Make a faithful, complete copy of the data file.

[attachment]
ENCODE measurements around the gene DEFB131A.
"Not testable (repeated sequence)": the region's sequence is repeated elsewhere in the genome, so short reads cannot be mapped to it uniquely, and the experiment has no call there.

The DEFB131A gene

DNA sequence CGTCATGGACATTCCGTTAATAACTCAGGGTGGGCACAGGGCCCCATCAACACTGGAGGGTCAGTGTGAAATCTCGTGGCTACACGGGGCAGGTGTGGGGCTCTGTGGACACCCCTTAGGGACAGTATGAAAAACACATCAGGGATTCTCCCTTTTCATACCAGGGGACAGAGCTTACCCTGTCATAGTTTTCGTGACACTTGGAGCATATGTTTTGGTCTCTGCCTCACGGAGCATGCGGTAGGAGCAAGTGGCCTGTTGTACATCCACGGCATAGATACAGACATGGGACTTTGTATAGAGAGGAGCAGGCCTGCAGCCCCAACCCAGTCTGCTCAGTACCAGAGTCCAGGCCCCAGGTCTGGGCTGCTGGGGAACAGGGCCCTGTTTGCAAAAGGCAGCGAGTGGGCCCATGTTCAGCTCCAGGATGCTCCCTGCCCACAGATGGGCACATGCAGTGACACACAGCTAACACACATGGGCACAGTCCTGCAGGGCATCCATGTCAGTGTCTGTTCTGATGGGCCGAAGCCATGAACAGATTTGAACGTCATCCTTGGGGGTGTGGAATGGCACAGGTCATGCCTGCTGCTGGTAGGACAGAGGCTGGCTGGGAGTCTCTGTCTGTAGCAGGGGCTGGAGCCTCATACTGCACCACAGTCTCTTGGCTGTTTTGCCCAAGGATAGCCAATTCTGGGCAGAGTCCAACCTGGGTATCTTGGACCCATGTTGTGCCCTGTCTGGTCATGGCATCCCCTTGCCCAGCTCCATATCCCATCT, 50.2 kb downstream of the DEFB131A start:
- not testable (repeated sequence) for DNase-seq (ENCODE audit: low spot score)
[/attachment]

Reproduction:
ENCODE measurements around the gene DEFB131A.
"Not testable (repeated sequence)": the region's sequence is repeated elsewhere in the genome, so short reads cannot be mapped to it uniquely, and the experiment has no call there.

The DEFB131A gene

DNA sequence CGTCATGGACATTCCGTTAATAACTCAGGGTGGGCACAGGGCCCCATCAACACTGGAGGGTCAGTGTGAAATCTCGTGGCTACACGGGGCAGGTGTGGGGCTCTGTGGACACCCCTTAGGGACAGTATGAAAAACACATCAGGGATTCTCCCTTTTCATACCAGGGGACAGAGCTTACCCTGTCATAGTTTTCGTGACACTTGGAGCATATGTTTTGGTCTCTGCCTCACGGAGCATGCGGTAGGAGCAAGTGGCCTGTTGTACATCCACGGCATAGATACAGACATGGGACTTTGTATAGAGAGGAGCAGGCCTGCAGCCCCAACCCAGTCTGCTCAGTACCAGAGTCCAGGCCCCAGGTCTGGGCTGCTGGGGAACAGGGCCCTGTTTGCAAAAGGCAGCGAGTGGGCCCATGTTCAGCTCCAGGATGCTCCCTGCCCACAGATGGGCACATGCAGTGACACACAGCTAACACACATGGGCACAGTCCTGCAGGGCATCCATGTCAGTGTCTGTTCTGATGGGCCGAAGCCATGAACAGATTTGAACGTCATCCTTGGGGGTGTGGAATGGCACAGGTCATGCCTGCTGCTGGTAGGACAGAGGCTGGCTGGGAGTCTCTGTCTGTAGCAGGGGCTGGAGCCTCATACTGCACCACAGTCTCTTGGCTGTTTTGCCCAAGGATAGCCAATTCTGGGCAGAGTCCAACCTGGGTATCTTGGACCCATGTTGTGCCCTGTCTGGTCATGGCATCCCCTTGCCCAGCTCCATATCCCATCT, 50.2 kb downstream of the DEFB131A start:
- not testable (repeated sequence) for DNase-seq (ENCODE audit: low spot score)